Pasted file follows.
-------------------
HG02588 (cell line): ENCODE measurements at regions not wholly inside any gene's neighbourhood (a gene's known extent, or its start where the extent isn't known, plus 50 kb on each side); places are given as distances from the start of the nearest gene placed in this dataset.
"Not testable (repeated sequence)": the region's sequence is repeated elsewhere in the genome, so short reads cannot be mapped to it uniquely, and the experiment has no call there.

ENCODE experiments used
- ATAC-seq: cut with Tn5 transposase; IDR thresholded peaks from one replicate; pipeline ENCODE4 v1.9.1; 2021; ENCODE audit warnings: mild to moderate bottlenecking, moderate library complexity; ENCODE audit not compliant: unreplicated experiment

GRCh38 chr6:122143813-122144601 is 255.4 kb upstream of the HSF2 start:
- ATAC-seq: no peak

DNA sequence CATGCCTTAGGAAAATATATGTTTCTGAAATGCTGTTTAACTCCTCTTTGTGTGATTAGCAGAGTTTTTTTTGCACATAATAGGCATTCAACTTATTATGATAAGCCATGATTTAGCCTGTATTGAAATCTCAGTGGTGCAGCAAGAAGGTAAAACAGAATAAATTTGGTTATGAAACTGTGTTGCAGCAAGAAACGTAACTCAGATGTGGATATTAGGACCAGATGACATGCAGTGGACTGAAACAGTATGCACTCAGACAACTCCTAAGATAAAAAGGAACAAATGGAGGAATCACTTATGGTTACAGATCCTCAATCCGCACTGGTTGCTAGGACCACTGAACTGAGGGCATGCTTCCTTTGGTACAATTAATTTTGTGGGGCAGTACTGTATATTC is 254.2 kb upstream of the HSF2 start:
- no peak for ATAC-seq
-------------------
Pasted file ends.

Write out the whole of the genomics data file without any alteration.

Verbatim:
HG02588 (cell line): ENCODE measurements at regions not wholly inside any gene's neighbourhood (a gene's known extent, or its start where the extent isn't known, plus 50 kb on each side); places are given as distances from the start of the nearest gene placed in this dataset.
"Not testable (repeated sequence)": the region's sequence is repeated elsewhere in the genome, so short reads cannot be mapped to it uniquely, and the experiment has no call there.

ENCODE experiments used
- ATAC-seq: cut with Tn5 transposase; IDR thresholded peaks from one replicate; pipeline ENCODE4 v1.9.1; 2021; ENCODE audit warnings: mild to moderate bottlenecking, moderate library complexity; ENCODE audit not compliant: unreplicated experiment

GRCh38 chr6:122143813-122144601 is 255.4 kb upstream of the HSF2 start:
- ATAC-seq: no peak

DNA sequence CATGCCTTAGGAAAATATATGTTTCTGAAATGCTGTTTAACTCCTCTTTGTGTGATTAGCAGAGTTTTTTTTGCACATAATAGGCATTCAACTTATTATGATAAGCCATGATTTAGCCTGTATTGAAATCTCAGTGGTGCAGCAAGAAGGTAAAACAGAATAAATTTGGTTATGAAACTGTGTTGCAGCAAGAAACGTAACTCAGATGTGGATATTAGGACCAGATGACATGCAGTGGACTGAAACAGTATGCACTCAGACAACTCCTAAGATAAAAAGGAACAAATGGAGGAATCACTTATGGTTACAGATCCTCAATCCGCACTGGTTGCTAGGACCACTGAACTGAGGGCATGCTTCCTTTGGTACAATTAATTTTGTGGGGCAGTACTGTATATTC is 254.2 kb upstream of the HSF2 start:
- no peak for ATAC-seq